Oscar Wilde’s letters are not as widely read as they should be. They give a wonderful picture of his ready engagement with an extraordinary variety of issues, as well as creating a vivid sense of the problems and preoccupations of his age. Here he is in 1885, apologising for not being able to attend a meeting in Leicester “in support of the principles of Funeral and Mourning Reform”, following the inauguration of the Church of England Funeral and Mourning Reform Association, under the joint presidency of the Archbishops of Canterbury and York. The Rev. John Page Hopps read the letter out loud at the meeting.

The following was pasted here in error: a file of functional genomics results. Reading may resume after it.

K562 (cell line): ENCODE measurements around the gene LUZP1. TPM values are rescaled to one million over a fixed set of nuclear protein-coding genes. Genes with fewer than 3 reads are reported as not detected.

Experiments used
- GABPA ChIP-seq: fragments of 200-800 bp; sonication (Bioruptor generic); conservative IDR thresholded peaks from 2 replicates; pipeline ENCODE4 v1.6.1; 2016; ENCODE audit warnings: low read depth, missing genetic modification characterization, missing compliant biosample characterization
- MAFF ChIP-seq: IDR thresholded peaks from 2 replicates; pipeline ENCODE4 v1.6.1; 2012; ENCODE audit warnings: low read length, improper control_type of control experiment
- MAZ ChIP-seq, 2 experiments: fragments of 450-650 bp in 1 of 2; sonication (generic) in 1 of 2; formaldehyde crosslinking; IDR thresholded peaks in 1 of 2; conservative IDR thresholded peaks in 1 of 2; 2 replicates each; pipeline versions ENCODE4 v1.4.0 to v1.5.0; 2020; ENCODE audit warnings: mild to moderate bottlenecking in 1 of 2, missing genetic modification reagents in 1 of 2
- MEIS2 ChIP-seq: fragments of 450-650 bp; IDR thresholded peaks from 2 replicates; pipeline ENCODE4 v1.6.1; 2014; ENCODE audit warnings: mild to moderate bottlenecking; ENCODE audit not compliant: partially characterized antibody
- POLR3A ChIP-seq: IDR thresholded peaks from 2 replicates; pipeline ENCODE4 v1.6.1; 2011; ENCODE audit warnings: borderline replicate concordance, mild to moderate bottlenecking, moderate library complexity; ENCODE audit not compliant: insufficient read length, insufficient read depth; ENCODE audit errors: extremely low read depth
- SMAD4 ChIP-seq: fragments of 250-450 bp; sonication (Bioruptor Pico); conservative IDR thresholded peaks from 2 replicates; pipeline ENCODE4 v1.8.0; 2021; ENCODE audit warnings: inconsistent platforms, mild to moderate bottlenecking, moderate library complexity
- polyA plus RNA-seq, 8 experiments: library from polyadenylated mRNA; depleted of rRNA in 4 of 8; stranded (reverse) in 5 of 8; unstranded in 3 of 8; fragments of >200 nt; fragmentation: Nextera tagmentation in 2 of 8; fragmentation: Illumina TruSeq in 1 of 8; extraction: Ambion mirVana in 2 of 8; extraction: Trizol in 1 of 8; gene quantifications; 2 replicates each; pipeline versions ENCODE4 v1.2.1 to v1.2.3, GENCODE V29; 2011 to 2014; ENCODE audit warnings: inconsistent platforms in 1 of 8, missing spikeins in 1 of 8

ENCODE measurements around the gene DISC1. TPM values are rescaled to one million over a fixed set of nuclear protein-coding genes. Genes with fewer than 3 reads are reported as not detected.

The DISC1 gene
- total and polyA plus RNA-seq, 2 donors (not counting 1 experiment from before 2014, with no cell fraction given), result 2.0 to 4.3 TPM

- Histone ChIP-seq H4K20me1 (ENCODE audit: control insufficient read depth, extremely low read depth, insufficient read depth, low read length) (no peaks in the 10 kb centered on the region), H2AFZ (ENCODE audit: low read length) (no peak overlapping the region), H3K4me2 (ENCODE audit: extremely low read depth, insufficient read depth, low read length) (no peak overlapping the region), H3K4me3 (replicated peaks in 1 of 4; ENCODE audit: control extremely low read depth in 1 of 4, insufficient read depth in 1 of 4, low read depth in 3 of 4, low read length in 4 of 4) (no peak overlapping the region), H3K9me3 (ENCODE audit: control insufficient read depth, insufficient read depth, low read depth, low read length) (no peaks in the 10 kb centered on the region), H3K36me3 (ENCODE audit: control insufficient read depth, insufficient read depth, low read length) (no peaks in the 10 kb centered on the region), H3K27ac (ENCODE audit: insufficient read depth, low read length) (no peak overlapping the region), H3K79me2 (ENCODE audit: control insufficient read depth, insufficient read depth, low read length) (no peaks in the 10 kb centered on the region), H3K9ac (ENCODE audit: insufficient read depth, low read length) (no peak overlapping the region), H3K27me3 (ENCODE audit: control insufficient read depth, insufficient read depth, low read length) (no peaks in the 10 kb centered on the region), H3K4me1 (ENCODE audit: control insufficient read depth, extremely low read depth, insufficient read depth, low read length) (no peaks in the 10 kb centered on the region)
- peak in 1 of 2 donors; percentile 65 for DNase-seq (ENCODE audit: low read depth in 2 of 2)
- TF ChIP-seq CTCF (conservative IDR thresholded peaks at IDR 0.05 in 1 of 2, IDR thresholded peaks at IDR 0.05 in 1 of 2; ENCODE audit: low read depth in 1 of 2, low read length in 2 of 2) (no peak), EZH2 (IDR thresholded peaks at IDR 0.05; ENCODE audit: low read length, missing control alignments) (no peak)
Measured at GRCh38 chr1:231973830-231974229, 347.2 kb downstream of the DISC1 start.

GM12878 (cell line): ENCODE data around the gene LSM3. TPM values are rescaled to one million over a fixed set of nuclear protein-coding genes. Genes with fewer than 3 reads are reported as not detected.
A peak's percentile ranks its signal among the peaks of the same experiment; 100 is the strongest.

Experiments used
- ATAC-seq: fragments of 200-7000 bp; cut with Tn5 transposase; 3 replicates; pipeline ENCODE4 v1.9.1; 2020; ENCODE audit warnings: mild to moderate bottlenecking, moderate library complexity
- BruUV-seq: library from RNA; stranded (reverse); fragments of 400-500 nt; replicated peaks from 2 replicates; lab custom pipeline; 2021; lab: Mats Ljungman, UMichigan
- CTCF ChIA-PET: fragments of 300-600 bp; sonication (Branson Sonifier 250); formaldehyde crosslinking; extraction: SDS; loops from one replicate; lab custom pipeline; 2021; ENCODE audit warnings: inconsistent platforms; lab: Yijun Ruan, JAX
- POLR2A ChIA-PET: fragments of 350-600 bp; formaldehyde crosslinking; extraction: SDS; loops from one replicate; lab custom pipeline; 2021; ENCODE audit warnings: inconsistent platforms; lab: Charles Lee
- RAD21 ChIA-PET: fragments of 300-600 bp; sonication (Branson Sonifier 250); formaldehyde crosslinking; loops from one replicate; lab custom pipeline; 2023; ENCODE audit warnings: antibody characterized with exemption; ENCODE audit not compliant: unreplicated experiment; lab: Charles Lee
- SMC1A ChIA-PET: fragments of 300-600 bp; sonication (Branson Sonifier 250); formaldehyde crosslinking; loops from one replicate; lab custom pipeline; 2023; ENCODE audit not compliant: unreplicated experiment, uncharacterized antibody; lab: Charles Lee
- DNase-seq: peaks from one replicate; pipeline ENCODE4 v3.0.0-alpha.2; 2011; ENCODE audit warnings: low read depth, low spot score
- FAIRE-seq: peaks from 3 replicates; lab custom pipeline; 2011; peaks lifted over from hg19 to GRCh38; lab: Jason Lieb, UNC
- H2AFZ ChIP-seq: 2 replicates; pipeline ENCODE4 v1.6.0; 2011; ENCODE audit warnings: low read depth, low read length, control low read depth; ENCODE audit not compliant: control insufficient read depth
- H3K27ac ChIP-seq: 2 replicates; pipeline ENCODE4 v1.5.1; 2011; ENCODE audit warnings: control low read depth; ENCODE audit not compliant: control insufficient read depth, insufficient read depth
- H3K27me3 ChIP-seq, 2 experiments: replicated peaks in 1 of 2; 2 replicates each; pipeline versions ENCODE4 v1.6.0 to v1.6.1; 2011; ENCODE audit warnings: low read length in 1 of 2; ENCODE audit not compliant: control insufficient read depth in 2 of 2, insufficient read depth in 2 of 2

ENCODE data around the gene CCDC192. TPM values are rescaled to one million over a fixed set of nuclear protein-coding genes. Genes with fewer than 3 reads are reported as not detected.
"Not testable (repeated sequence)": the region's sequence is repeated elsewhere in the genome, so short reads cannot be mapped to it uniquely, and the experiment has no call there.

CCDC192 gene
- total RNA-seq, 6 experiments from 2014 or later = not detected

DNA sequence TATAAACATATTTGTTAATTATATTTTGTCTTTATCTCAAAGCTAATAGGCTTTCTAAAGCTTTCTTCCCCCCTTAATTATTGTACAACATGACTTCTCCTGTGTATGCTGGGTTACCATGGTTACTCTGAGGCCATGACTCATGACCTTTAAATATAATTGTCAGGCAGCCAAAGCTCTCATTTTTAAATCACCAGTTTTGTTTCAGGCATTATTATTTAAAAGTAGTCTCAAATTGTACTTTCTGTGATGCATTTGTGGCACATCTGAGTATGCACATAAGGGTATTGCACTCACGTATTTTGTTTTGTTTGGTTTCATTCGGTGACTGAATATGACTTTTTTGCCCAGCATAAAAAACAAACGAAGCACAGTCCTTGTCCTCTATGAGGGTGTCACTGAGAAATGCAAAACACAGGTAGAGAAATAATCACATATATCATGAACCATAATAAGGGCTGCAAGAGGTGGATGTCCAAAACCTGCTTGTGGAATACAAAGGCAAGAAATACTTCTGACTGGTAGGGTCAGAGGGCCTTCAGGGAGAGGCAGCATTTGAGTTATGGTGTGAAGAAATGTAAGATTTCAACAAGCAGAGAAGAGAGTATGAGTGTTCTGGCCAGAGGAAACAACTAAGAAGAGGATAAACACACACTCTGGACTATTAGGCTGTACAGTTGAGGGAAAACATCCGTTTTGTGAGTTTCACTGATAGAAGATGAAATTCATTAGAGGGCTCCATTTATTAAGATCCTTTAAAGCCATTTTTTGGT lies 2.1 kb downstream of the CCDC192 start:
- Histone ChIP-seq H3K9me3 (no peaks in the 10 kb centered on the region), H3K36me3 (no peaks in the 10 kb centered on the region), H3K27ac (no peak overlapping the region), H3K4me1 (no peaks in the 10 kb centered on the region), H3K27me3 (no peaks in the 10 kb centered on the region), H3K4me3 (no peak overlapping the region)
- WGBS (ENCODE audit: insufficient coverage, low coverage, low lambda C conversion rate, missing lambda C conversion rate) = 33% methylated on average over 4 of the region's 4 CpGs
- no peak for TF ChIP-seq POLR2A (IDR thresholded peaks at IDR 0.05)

Dear Mr Hopps, I am very sorry to say that I am confined to the house with a severe cold, caught by lecturing in a Lincolnshire snowstorm, and am not allowed by my doctor to travel. It is with much regret that I find myself unable to join in the meeting tomorrow, as I sympathise most strongly with the object in question. The present style of burying and sorrowing for the dead seems to me to make grief grotesque, and to turn mourning to a mockery. Any reform you can bring about in these customs would be of value quite inestimable. The present ostentation and extravagance of burial rites seems to me to harmonise but ill with the real feeling of those at the doors of whose house the Angel of Death has knocked. The ceremony by which we part from those whom we have loved should not merely be noble in its meaning, but simple in its sincerity. The funeral of Ophelia does not seem to me “a maimed rite” when one thinks of the flowers strewn on her grave. I regret exceedingly that I cannot hear the actual suggestions on the matter which will be made at your meeting. I have always been of the opinion that the coffin should be privately conveyed at night-time to the churchyard chapel, and that there the mourners should next day meet. By these means the public procession through the streets would be avoided; and the publicity of funerals is surely the real cause of their expense. As regards dress, I consider that white and violet should be recognised as mourning, and not black merely, particularly in the case of children. The habit of bringing flowers to the grave is now almost universal, and is a custom beautiful in its symbolism; but I cannot help thinking that the elaborate and expensive designs made by the florist are often far less lovely than a few flowers held loose in the hand. There are many other points on which I should have liked to listen, and one point on which I had hoped to have the privilege of speaking. I mean the expression of sorrow in art. The urns, pyramids and sham sarcophagi – ugly legacies from the eighteenth century to us – are meaningless as long as we do not burn or embalm our dead. If we are to have funeral memorials at all, far better models are to be found in the beautiful crosses of Ireland, such as the cross at Monasterboice, or in the delicate bas-reliefs on Greek tombs. Above all, such art, if we are to have it, should concern itself more with the living than the dead – should be rather a noble symbol for the guiding of life than an idle panegyric on those who are gone. If a man needs an elaborate tombstone in order to remain in the memory of his country, it is clear that his living at all was an act of absolute superfluity. Keats’s grave is a hillock of green grass with a plain headstone, and is to me the holiest place in Rome. There is in Westminster Abbey a periwigged admiral in a nightgown hurried off to heaven by two howling cherubs, which is one of the best examples I know of ostentatious obscurity. Pray offer to the committee of the society my sincere regrets at my inability to be present, and my sincere wishes for the success of your movement. Believe me, sincerely yours, OSCAR WILDE